As Fall falls

It's the last day of summer and I can feel the difference. The goldenrod lies exhausted in the meadow, top-heavy plumes worked over by bees and dipping back toward the sod. Lettuce is 2-feet tall and stringy, the only cutlery it will see is when I fork it into the soil to rot for next year. The wind comes in big spooky gusts that rock the house and send the first fallen leaves skittering across the road like the dry, discarded jackets of last spring's cicadas. The night-time has grown more insistent, slowly silencing the grasshoppers and treefrogs as it leaks and leaks more into each passing day. And the apples are here. The grandmother tree by the barn drops hers any old time into the muddy track, among the overgrown weeds, or behind the detached snow-plow. It's still summer, today. But the change is here, and the exhalation that started midsummer's day is getting stronger now, blowing straight through the open windows in our living room, taking with it all the too-hot days of July and August, and bringing the inward-looking pumpkin-times ahead.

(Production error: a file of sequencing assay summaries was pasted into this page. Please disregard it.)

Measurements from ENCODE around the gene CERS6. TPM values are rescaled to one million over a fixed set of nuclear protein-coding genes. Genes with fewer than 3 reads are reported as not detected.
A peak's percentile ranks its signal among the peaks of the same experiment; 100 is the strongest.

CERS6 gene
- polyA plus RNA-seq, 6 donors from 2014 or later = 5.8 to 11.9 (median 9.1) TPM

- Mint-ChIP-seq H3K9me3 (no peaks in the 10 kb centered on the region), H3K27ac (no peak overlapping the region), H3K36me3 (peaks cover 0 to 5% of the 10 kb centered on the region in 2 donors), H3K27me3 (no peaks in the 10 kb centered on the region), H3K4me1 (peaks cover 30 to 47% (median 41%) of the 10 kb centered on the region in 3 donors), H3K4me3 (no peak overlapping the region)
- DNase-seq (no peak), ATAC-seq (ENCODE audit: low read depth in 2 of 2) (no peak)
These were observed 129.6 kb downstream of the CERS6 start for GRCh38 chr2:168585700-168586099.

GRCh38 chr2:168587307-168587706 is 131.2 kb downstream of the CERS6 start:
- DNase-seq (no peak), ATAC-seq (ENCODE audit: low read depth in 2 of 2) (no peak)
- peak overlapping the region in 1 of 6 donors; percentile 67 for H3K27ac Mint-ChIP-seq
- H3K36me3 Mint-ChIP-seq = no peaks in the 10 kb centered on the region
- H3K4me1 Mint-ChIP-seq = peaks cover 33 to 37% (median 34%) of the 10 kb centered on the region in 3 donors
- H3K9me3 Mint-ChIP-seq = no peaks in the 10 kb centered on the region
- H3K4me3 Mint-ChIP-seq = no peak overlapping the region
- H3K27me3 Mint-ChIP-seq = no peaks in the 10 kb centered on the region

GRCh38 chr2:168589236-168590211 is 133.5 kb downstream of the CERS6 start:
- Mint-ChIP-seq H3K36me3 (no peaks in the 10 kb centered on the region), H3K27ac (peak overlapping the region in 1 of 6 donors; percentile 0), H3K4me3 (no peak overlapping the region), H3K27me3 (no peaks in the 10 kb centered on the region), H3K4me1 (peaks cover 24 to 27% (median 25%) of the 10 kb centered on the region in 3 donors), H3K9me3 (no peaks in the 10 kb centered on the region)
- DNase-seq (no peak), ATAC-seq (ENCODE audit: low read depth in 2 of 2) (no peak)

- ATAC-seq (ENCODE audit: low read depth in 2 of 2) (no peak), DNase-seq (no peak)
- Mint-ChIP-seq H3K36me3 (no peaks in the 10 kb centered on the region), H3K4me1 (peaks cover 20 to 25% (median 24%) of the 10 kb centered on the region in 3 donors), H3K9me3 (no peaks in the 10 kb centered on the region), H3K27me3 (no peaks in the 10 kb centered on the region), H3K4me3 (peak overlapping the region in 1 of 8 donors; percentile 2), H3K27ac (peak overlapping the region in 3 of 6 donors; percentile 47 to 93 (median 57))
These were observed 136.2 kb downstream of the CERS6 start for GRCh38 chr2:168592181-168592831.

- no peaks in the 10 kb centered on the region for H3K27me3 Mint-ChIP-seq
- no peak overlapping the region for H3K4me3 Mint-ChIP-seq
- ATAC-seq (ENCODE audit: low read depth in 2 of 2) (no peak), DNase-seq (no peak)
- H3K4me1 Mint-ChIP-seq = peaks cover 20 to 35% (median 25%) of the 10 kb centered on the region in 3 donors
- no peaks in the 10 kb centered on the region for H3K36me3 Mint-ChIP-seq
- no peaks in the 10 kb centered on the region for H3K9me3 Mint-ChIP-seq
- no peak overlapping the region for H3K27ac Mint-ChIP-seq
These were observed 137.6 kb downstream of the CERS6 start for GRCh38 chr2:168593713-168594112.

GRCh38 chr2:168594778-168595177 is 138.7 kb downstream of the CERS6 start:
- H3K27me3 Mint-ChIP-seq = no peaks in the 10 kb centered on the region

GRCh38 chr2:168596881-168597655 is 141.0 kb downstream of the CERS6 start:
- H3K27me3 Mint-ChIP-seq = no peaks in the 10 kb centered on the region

What it all comes down to is: time to start up Netflix again.

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